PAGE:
An address buffer circuit 540 is provided to latch address signals provided on address input connections A0-Ax 542. Address signals are received and decoded by a row decoder 544 and a column decoder 546 to access the memory array 530. It will be appreciated by those skilled in the art, with the benefit of the present description, that the number of address input connections depends on the density and architecture of the memory array 530. That is, the number of addresses increases with both increased memory cell counts and increased bank and block counts.
The memory device 500 reads data in the memory array 530 by sensing voltage or current changes in the memory array columns using sense amplifier/buffer circuitry 550. The sense amplifier/buffer circuitry, in one embodiment, is coupled to read and latch a row of data from the memory array 530. Data input and output buffer circuitry 560 is included for bi-directional data communication over a plurality of data connections 562 with the controller 510. Write circuitry 555 is provided to write data to the memory array.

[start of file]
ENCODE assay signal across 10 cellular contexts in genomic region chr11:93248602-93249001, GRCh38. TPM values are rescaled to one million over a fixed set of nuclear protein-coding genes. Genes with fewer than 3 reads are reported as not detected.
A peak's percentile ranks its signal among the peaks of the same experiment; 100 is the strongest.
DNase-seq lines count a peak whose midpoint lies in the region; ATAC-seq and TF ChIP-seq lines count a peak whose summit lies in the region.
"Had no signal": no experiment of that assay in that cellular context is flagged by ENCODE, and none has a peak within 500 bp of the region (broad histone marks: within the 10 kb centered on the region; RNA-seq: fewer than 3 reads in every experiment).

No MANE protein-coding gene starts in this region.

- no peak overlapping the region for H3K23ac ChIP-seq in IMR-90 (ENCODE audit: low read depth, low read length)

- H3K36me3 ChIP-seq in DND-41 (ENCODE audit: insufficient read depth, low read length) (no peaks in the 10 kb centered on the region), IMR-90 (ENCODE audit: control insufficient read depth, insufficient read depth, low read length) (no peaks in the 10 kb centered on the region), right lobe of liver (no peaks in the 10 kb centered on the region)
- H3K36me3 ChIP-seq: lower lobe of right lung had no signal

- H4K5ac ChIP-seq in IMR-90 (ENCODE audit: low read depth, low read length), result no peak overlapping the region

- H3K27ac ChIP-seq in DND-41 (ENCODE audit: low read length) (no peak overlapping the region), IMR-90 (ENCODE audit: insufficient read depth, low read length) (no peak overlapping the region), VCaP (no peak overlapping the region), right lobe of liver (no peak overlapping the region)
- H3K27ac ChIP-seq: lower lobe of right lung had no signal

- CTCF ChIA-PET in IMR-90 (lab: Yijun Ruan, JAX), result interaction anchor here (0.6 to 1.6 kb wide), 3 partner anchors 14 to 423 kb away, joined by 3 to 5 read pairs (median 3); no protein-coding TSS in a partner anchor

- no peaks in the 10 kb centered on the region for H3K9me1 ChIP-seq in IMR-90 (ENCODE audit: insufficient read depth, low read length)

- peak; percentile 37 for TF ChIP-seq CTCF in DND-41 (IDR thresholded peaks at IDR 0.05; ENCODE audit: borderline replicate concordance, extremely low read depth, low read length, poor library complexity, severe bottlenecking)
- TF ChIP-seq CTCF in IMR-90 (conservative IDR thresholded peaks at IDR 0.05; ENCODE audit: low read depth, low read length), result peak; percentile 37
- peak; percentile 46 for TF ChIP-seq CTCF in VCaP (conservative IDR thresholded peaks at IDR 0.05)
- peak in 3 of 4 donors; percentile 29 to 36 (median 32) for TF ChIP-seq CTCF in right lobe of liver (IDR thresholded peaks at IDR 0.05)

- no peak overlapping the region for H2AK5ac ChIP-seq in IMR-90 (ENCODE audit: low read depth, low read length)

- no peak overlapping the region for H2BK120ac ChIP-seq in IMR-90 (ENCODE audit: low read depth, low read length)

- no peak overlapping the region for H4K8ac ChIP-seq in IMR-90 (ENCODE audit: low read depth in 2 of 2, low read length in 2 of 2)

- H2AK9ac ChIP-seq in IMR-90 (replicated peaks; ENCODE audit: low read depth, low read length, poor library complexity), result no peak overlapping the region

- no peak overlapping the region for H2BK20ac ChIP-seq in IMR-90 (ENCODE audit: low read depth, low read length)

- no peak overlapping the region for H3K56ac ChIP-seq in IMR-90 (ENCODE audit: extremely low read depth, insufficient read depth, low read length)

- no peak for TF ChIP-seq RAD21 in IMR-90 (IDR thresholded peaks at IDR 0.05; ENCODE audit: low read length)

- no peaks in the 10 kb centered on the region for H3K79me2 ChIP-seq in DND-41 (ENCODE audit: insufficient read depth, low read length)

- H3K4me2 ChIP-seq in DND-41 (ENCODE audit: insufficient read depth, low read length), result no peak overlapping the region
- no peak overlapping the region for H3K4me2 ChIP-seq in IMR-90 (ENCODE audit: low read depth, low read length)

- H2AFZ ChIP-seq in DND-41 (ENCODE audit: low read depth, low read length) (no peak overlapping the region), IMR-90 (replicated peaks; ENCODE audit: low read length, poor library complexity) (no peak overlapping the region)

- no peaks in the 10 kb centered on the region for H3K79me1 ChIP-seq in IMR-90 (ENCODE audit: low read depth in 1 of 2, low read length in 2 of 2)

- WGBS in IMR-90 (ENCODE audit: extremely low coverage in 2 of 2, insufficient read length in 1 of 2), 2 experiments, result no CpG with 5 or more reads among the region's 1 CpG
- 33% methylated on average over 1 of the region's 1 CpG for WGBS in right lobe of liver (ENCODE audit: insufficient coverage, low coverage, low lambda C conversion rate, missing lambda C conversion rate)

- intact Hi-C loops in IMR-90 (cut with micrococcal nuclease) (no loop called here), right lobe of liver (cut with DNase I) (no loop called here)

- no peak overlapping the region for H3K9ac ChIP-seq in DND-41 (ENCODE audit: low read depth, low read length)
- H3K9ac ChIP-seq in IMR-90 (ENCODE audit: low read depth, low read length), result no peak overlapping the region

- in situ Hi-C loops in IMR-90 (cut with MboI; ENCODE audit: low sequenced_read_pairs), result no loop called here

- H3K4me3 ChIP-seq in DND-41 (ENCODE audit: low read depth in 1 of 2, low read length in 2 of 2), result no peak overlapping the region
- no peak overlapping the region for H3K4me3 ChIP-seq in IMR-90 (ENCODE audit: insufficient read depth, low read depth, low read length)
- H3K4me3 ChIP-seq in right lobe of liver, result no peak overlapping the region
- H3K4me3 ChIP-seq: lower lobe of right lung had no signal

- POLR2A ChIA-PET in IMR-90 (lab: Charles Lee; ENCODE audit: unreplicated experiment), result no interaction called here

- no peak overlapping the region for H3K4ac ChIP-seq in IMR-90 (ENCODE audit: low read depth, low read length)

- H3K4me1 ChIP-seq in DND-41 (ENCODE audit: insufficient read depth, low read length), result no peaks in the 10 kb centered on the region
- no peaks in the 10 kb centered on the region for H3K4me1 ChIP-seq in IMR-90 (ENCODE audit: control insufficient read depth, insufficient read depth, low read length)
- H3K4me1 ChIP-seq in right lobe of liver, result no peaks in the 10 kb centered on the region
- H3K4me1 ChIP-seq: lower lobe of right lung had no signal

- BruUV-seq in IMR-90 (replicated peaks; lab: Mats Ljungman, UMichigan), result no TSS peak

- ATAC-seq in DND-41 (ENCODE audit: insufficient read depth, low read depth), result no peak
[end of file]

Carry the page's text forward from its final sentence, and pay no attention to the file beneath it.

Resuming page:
Control circuitry 570 decodes signals provided on control connections 572 from the processor 510. These signals are used to control the operations on the memory array 530, including data read, data write, and erase operations. The control circuitry 570 may be a state machine, a sequencer, or some other type of controller. The control circuitry 570 is adapted to execute the embodiments of the program disturb reduction method.
The non-volatile memory device illustrated in